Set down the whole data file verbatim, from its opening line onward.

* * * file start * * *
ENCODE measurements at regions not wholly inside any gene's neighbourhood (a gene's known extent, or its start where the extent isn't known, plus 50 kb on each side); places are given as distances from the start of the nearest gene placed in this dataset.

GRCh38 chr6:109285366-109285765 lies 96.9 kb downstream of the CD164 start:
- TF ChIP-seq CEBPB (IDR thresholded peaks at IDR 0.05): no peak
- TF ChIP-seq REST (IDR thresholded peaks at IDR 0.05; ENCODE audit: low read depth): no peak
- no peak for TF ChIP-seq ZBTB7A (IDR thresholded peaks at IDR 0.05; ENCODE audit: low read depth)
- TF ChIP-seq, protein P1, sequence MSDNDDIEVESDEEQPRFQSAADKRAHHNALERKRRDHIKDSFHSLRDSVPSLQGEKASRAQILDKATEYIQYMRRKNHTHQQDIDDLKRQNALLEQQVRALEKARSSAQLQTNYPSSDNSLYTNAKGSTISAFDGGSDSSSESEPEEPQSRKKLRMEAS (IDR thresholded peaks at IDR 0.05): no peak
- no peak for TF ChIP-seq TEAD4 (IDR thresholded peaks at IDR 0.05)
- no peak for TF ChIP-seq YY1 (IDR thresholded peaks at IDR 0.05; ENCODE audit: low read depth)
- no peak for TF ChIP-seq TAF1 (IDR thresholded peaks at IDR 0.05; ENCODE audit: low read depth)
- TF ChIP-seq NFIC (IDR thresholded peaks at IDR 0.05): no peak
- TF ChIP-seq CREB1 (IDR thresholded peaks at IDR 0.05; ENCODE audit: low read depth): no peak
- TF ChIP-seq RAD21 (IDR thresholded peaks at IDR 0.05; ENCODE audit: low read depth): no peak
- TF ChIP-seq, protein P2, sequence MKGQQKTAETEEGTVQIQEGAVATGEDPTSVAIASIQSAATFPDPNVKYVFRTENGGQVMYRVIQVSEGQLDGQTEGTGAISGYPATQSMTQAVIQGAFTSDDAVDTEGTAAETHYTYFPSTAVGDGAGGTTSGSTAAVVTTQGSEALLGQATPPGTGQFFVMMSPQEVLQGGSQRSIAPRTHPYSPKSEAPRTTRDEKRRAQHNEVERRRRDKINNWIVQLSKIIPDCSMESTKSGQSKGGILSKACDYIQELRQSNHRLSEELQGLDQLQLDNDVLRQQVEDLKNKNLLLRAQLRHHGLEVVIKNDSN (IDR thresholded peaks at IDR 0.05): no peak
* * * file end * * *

ENCODE measurements at regions not wholly inside any gene's neighbourhood (a gene's known extent, or its start where the extent isn't known, plus 50 kb on each side); places are given as distances from the start of the nearest gene placed in this dataset.

GRCh38 chr6:109285366-109285765 lies 96.9 kb downstream of the CD164 start:
- TF ChIP-seq CEBPB (IDR thresholded peaks at IDR 0.05): no peak
- TF ChIP-seq REST (IDR thresholded peaks at IDR 0.05; ENCODE audit: low read depth): no peak
- no peak for TF ChIP-seq ZBTB7A (IDR thresholded peaks at IDR 0.05; ENCODE audit: low read depth)
- TF ChIP-seq, protein P1, sequence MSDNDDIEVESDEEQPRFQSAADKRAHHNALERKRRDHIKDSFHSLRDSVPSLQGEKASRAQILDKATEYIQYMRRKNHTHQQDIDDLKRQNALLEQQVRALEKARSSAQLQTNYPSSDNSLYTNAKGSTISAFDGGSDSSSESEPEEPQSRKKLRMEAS (IDR thresholded peaks at IDR 0.05): no peak
- no peak for TF ChIP-seq TEAD4 (IDR thresholded peaks at IDR 0.05)
- no peak for TF ChIP-seq YY1 (IDR thresholded peaks at IDR 0.05; ENCODE audit: low read depth)
- no peak for TF ChIP-seq TAF1 (IDR thresholded peaks at IDR 0.05; ENCODE audit: low read depth)
- TF ChIP-seq NFIC (IDR thresholded peaks at IDR 0.05): no peak
- TF ChIP-seq CREB1 (IDR thresholded peaks at IDR 0.05; ENCODE audit: low read depth): no peak
- TF ChIP-seq RAD21 (IDR thresholded peaks at IDR 0.05; ENCODE audit: low read depth): no peak
- TF ChIP-seq, protein P2, sequence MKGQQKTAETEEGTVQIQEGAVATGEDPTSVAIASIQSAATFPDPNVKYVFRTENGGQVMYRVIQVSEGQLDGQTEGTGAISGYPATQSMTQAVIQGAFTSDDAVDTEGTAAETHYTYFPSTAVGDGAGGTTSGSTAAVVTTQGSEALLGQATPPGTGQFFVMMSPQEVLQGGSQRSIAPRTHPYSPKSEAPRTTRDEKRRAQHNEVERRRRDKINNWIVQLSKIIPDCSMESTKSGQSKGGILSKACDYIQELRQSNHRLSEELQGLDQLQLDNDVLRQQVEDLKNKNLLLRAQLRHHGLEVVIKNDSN (IDR thresholded peaks at IDR 0.05): no peak